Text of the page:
Sony says smartphones will replace cameras. The question is not “if?” but when?”

Smartphones are still in quality compared to DSLRs, but that’s about to change. If so, the photo industry will shrink even more.

Some time ago the world was broadcast by a rather controversial statement from Terushi Shimizu, president of Sony Semiconductor Solutions, who said at a business meeting that he expects smartphone photos match the quality of current DSLRs by 2024. Obviously, this has raised a lot of debate. Whichever way you look at it, the smartphone industry continues to convince us that each new generation of cameras is “revolutionary” and “breakthrough”. It is therefore difficult to look at it other than another marketing slogan aimed at conquering the sale of new phones from Sony, which is currently strongly focused on the photo aspect of its phones. Recall that the Sony Pro-I is even the first smartphone to have borrowed a photosensitive matrix from a full-fledged camera and you can get amazing results with it.

But does this mean that we will soon put aside classic SLRs? Well, on the one hand it seems hard to imagine, and on the other hand the story speaks for it.

Find out how many industries have already been completed by smartphones

Looking at the market, we can clearly see that phones combining the function of many devices over the years are frustrating companies that seemed impossible to move. When smartphones arrived, the hardest hit industry was portable MP3 players. Even the first smartphones with a memory card slot were able to offer more space for music and, by the way, they allowed to install the player application that we liked. Handheld game consoles have also long since fallen out of the market, as Android and iOS offer an incomparably greater number of titles. As soon as phone photos reached decent quality, small portable digital cameras very quickly disappeared from the market. They are done with the usability of smartphones and the fact that 90 percent. robots are there for the user of the software.

And of course – it’s not that these products have “completely” disappeared from the market. Most things broadcast by phones still exist, and finding the right niche was key to survival. MP3 players are still available for sale, but in the premium segment for people willing to spend several thousand zlotys on them. Likewise with consoles, which have certainly influenced in one way or another the way we perceive today, for example Switch or Steam Deck.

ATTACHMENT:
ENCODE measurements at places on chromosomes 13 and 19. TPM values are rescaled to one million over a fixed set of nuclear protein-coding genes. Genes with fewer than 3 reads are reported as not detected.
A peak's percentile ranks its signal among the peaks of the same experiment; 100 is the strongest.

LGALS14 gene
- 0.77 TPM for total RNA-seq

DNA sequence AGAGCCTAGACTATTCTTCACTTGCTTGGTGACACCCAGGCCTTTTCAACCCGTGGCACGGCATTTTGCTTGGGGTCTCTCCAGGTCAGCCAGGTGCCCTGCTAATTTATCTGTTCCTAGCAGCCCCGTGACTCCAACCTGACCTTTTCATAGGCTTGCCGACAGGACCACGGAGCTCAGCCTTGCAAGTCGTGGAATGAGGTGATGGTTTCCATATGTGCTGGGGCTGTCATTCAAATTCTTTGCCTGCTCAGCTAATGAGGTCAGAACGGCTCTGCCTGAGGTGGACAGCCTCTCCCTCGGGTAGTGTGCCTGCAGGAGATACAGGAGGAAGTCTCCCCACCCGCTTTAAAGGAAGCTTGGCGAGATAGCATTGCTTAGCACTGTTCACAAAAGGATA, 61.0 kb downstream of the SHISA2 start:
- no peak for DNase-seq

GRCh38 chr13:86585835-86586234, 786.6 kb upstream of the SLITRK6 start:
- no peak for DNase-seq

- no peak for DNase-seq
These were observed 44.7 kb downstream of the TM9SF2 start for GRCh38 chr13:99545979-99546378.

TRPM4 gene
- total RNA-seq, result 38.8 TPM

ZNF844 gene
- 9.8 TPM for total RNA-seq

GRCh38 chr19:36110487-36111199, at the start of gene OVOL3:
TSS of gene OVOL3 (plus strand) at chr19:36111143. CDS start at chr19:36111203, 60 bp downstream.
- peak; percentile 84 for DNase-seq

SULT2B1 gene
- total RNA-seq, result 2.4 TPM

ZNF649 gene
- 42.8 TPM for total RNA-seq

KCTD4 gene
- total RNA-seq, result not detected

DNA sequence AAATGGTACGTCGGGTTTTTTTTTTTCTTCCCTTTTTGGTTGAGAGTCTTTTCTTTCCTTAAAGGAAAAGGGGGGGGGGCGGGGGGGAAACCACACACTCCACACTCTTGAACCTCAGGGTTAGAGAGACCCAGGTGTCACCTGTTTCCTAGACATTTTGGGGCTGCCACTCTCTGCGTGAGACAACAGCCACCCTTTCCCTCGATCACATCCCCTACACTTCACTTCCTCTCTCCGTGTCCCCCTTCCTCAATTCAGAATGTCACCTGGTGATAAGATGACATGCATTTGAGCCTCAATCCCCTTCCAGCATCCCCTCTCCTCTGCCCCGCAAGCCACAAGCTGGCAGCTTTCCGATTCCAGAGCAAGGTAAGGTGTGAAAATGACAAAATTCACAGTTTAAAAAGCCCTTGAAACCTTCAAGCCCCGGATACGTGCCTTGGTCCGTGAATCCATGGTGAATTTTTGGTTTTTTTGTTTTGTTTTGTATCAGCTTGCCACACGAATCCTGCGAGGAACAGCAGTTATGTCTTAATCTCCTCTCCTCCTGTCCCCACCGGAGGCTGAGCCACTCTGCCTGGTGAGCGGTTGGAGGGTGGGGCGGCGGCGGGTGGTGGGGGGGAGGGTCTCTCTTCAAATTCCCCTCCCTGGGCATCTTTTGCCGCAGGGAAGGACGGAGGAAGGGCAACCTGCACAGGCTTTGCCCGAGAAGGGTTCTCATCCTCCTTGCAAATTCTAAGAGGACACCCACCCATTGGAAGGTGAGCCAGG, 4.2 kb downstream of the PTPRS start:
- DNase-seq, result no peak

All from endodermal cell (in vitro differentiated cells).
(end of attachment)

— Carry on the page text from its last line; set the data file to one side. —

And what can we say – this is exactly the scenario that happened in the case of cameras. No one takes a compact on trips anymore (or a small percentage of people do), and everyone relies on taking photos with their smartphone. DSLR cameras were brought into the market because the niche/group of people who value better photo quality rather than the convenience of using a smartphone is large enough to sustain this market.

But here you can also see that the niche is shrinking

If we look at the market of photo brands in recent years, we will see that there are no stories of market conquests, but rather – a struggle to earn a living, not always successful. Among the brands that have found themselves on the border are Kodak (which declared bankruptcy in 2012) or Olympus (the camera division sold to Japan Industrial Partners). Other companies, in turn, are undergoing technological changes, moving from SLRs to mirrorless cameras. At the same time, looking at the sales statistics, I think most cameras with the Leica or Hasselblad logo are already on the market today.

Of course, the fate of the industry hinges on whether smartphones can take photos that are at least similar to full-frame cameras. I think they don’t have to hit exactly that, because history teaches us that we willingly sacrifice quality for comfort. So smartphones just need to be closer in camera quality and niche, as in the case of other industries. will gradually decrease. At the same time, however, it must be remembered that the industry itself is also developing, and no phone in the near future will capture such an image as the Hasselblad H6D-400c for 163,000 PLN, but at the same time – this is not equipment that you will see with your eyes on the street and most people will not see it, ever in your life.

For this reason, I believe that in the popular understanding of the word, smartphones will eventually replace the amateur applications of SLRs and mirrorless cameras, leaving them only for pro applications, pushing this system of devices into a niche yet deeper. And there’s nothing wrong with that, it’s not the first time consumer choices have shaped the future of technology. Of course – it will probably say that smartphones will never have the quality of the camera due to physical limitations, so such a scenario cannot happen. Well, the last few decades have been a demonstration of overcoming physical limitations and finding ways around them. So I don’t see any reason why it should be any different this time around.

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